The book is chock full of fascinating characters (good and evil) and gruesome events - in true Stephen King style. The story isn't one of Stephen King's scariest tales but it's a whopping good story that will stick with you. Highly recommended, especially to King fans and aficionados of horror stories.

Rating: 4 stars

Monday, November 14, 2016

Review of "Lie By Moonlight" by Amanda Quick

During the reign of Queen Victoria - when social conventions in England were exceptionally rigid - twenty-something teacher Concordia Glade has been hired to educate four teenage girls at an 'orphan school' housed in Ardwick Castle. Concordia gets wind of a scheme that (she thinks) involves selling the girls to brothels so - being an unusually intrepid woman - plans a daring escape.

As it happens, a private inquiry agent named Ambrose Wells is hanging around Ardwick Castle during Concordia's risky flight, and he helps the teacher and her charges get away. Ambrose then hides the ladies in the home of his wealthy benefactor. Since Ambrose knows the evil schemers will try to get the girls back, he plans to foil the bad guys and expose them. Concordia insists on helping Ambrose and he (reluctantly) agrees.

Since this is a romantic suspense novel Ambrose and Concordia feel an overpowering mutual attraction, which is very obvious to the teenage girls - who worry that Concordia will be 'ruined' if she kisses Ambrose (or heaven forbid more than that!). The girls discuss this among themselves and then 'talk to' both Ambrose and Concordia....and these parts are pretty funny.

Ambrose and Concordia have a great deal in common since they both have unusual backgrounds. Ambrose was a 'gentleman thief' and Concordia was born to unmarried parents who promoted free love and good education for women (both unusual in Victorian times).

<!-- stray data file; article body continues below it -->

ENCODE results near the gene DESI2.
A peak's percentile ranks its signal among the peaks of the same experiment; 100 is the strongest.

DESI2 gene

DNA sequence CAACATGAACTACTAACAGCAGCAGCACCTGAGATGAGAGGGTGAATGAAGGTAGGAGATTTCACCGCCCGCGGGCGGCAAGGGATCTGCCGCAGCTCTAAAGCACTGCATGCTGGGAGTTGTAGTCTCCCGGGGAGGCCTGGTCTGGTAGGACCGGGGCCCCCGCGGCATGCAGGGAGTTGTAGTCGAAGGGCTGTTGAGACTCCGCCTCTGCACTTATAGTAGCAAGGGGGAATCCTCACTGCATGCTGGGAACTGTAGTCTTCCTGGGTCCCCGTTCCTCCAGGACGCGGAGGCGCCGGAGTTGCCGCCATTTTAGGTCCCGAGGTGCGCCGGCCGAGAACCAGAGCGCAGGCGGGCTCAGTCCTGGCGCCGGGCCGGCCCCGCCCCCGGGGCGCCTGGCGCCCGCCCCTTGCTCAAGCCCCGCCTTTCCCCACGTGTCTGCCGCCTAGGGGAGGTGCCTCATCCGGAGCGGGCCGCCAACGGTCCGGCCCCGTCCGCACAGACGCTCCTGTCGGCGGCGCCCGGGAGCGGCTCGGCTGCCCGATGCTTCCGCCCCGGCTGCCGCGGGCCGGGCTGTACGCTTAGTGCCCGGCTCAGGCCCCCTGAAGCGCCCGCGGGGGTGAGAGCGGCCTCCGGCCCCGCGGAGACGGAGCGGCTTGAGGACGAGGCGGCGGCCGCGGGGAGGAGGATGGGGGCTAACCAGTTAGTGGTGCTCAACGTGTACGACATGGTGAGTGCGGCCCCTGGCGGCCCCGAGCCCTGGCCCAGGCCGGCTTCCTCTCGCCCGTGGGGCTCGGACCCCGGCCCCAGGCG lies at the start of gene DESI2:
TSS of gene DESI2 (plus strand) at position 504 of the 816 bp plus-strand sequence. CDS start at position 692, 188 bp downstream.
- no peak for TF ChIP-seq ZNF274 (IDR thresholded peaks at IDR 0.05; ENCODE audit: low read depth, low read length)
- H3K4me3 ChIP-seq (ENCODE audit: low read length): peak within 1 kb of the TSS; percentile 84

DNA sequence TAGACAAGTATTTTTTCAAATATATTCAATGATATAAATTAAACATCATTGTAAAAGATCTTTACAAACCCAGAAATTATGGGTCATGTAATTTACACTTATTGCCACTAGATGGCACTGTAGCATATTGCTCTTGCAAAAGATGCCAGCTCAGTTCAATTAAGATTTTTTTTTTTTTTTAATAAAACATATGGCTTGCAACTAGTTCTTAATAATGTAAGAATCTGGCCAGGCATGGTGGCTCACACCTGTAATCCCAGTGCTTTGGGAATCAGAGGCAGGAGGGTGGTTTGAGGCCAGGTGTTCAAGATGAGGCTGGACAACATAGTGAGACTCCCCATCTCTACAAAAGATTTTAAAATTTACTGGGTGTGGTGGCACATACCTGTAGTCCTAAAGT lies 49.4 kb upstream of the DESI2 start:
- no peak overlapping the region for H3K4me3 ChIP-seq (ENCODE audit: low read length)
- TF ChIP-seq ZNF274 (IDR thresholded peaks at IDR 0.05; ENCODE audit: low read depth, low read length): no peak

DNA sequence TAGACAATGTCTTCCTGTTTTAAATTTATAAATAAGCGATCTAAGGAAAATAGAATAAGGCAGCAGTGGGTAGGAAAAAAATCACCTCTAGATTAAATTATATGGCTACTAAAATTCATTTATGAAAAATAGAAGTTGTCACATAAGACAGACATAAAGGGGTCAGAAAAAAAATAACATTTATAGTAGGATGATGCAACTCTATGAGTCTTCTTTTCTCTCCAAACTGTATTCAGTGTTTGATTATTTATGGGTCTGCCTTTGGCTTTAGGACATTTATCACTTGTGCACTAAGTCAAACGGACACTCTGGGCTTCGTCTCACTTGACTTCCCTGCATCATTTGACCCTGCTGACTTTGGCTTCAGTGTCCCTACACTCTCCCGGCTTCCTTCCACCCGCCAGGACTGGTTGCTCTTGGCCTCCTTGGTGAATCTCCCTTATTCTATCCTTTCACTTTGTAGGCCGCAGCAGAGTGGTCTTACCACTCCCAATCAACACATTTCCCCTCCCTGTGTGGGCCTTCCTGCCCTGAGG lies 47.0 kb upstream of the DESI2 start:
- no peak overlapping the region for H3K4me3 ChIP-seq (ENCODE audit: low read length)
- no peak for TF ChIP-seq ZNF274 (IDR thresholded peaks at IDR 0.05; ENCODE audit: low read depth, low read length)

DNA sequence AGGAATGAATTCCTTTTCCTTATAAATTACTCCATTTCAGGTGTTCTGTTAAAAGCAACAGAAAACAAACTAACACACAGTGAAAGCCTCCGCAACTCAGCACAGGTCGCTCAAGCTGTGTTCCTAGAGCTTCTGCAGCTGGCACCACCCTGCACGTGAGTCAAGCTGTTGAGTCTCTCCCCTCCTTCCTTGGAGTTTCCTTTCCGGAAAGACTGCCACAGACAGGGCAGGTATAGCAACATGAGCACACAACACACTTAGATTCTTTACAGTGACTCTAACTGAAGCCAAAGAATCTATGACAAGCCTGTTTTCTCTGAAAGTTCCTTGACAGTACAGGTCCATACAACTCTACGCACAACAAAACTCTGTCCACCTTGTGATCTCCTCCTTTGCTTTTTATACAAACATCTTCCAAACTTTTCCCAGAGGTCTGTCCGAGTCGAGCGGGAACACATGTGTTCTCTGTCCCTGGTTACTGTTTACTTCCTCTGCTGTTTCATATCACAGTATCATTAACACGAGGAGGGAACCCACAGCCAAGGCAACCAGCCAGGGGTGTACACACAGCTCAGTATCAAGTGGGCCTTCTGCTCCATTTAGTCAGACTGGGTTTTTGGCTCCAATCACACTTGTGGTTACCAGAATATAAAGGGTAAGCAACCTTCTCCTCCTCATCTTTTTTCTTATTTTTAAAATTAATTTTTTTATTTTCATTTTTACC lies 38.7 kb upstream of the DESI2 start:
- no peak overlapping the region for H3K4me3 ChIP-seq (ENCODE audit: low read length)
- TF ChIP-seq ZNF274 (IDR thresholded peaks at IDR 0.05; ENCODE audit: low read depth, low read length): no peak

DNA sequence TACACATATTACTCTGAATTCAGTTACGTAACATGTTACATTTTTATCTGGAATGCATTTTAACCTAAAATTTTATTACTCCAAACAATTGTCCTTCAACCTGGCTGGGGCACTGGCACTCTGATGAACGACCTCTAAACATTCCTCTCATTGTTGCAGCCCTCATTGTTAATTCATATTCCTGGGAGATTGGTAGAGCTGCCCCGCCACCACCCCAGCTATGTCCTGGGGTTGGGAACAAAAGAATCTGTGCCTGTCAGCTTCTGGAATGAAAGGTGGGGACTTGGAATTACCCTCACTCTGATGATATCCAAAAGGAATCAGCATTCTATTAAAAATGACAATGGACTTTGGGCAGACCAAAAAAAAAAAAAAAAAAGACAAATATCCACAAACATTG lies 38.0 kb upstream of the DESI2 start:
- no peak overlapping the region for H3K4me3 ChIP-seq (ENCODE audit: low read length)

Step by step - using clever ruses and daring gambits - Concordia and Ambrose uncover the sordid scheme to 'auction off' the girls, which (knowingly or not) involves the benefactor of an orphan school; the director of the orphan school; a gentleman who moves in upper social circles; and a criminal mastermind. Other characters round out the story, including: Mr. Stoner - a kindly, cultured gentleman who teaches the teenage girls to 'gamble' (play cards.... ha ha ha); Felix - a policeman; and employees at a men's bath house. There's a good bit of drama and death in the book, and Concordia shows her mettle.

The story has lots of romantic entanglement between Ambrose and Concordia, and some steamy sex. I'm not a big fan of romantic suspense, but I knew what to expect when I started the book (for a reading challenge) - so I won't complain too much. However I don't believe that people get engaged a few days after they meet.

The mystery/suspense part of the story is compelling, there are some surprises, and (I don't think it's a spoiler to say) there's a HEA for fans of love stories.

I'd recommend the book to fans of the romantic suspense genre.

Rating: 3 stars